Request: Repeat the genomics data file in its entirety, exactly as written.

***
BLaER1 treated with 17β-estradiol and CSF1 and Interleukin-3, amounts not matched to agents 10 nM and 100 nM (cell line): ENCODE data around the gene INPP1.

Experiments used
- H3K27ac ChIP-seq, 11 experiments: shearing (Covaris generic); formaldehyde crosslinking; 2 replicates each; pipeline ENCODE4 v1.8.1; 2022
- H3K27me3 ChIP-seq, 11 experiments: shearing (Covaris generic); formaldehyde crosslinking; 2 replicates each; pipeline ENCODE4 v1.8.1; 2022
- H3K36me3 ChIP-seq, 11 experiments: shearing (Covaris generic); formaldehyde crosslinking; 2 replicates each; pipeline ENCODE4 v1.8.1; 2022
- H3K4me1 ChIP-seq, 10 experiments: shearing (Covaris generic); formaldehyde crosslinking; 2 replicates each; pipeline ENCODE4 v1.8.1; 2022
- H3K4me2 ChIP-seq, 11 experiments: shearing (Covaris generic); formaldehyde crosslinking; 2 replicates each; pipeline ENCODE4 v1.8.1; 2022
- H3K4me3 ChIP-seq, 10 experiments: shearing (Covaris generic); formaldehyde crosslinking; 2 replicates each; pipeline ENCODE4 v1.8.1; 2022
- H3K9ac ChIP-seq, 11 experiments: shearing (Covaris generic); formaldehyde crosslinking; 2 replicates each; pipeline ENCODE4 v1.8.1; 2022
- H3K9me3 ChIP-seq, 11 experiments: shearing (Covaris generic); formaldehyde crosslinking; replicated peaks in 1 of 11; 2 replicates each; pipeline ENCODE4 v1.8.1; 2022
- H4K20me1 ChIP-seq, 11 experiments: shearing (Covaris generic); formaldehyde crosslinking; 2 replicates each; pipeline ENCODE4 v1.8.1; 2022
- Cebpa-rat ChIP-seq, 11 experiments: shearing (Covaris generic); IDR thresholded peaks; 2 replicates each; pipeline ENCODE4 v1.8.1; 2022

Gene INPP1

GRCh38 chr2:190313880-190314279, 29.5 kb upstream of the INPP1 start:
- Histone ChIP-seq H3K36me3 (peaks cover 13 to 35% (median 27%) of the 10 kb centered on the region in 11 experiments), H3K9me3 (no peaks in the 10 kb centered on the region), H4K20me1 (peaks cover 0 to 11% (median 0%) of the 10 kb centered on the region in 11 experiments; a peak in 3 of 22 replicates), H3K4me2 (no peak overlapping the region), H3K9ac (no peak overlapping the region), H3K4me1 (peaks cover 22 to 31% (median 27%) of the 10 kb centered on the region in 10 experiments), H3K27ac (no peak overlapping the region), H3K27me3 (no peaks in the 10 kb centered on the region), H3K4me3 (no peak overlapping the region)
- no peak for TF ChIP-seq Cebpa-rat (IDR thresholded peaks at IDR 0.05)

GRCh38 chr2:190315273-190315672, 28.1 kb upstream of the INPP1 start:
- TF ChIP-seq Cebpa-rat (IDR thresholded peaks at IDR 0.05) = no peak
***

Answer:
BLaER1 treated with 17β-estradiol and CSF1 and Interleukin-3, amounts not matched to agents 10 nM and 100 nM (cell line): ENCODE data around the gene INPP1.

Experiments used
- H3K27ac ChIP-seq, 11 experiments: shearing (Covaris generic); formaldehyde crosslinking; 2 replicates each; pipeline ENCODE4 v1.8.1; 2022
- H3K27me3 ChIP-seq, 11 experiments: shearing (Covaris generic); formaldehyde crosslinking; 2 replicates each; pipeline ENCODE4 v1.8.1; 2022
- H3K36me3 ChIP-seq, 11 experiments: shearing (Covaris generic); formaldehyde crosslinking; 2 replicates each; pipeline ENCODE4 v1.8.1; 2022
- H3K4me1 ChIP-seq, 10 experiments: shearing (Covaris generic); formaldehyde crosslinking; 2 replicates each; pipeline ENCODE4 v1.8.1; 2022
- H3K4me2 ChIP-seq, 11 experiments: shearing (Covaris generic); formaldehyde crosslinking; 2 replicates each; pipeline ENCODE4 v1.8.1; 2022
- H3K4me3 ChIP-seq, 10 experiments: shearing (Covaris generic); formaldehyde crosslinking; 2 replicates each; pipeline ENCODE4 v1.8.1; 2022
- H3K9ac ChIP-seq, 11 experiments: shearing (Covaris generic); formaldehyde crosslinking; 2 replicates each; pipeline ENCODE4 v1.8.1; 2022
- H3K9me3 ChIP-seq, 11 experiments: shearing (Covaris generic); formaldehyde crosslinking; replicated peaks in 1 of 11; 2 replicates each; pipeline ENCODE4 v1.8.1; 2022
- H4K20me1 ChIP-seq, 11 experiments: shearing (Covaris generic); formaldehyde crosslinking; 2 replicates each; pipeline ENCODE4 v1.8.1; 2022
- Cebpa-rat ChIP-seq, 11 experiments: shearing (Covaris generic); IDR thresholded peaks; 2 replicates each; pipeline ENCODE4 v1.8.1; 2022

Gene INPP1

GRCh38 chr2:190313880-190314279, 29.5 kb upstream of the INPP1 start:
- Histone ChIP-seq H3K36me3 (peaks cover 13 to 35% (median 27%) of the 10 kb centered on the region in 11 experiments), H3K9me3 (no peaks in the 10 kb centered on the region), H4K20me1 (peaks cover 0 to 11% (median 0%) of the 10 kb centered on the region in 11 experiments; a peak in 3 of 22 replicates), H3K4me2 (no peak overlapping the region), H3K9ac (no peak overlapping the region), H3K4me1 (peaks cover 22 to 31% (median 27%) of the 10 kb centered on the region in 10 experiments), H3K27ac (no peak overlapping the region), H3K27me3 (no peaks in the 10 kb centered on the region), H3K4me3 (no peak overlapping the region)
- no peak for TF ChIP-seq Cebpa-rat (IDR thresholded peaks at IDR 0.05)

GRCh38 chr2:190315273-190315672, 28.1 kb upstream of the INPP1 start:
- TF ChIP-seq Cebpa-rat (IDR thresholded peaks at IDR 0.05) = no peak